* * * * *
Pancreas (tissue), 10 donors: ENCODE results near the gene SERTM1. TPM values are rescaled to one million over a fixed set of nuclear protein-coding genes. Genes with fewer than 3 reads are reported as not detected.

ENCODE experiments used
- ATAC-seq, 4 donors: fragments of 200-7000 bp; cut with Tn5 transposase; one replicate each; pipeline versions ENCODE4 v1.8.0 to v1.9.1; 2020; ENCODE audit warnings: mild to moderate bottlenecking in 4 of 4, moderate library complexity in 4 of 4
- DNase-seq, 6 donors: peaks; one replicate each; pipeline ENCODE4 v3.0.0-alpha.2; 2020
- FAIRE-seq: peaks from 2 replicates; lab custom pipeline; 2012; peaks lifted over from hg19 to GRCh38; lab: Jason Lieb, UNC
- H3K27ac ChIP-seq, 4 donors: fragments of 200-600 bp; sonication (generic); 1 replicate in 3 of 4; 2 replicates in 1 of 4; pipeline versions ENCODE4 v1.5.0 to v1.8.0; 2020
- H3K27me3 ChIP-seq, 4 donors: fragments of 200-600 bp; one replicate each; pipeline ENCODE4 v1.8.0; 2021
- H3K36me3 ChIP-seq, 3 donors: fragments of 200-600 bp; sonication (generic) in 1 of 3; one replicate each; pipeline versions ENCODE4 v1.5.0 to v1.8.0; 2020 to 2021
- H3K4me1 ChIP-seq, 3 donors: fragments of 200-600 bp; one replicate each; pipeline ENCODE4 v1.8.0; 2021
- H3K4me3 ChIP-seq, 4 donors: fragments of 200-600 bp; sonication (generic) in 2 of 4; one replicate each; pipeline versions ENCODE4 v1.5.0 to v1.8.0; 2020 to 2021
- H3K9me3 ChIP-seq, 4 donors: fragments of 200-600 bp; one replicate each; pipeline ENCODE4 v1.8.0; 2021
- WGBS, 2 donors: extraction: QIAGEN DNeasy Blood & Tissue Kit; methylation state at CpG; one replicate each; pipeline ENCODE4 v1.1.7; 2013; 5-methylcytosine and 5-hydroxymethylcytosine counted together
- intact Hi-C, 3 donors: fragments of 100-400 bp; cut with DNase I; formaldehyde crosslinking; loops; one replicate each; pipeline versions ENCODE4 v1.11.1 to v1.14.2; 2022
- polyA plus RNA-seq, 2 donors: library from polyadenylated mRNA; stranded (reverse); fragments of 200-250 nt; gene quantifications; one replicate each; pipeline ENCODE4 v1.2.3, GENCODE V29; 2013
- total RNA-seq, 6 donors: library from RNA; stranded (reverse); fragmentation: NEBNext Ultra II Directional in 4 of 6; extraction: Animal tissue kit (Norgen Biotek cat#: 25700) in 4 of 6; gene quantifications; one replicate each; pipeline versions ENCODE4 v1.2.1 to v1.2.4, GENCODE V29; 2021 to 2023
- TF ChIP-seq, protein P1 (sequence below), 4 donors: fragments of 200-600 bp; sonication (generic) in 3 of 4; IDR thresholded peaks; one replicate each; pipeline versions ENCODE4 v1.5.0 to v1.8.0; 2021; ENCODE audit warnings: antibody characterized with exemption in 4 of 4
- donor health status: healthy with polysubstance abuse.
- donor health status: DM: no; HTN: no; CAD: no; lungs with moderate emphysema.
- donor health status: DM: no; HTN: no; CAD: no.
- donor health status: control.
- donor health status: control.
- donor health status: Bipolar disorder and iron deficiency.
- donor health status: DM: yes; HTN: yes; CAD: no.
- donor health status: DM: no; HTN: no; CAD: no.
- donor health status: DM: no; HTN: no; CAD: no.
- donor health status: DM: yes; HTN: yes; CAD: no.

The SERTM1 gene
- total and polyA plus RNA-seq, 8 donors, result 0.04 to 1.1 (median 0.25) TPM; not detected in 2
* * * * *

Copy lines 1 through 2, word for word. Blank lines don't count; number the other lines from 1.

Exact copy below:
Pancreas (tissue), 10 donors: ENCODE results near the gene SERTM1. TPM values are rescaled to one million over a fixed set of nuclear protein-coding genes. Genes with fewer than 3 reads are reported as not detected.

ENCODE experiments used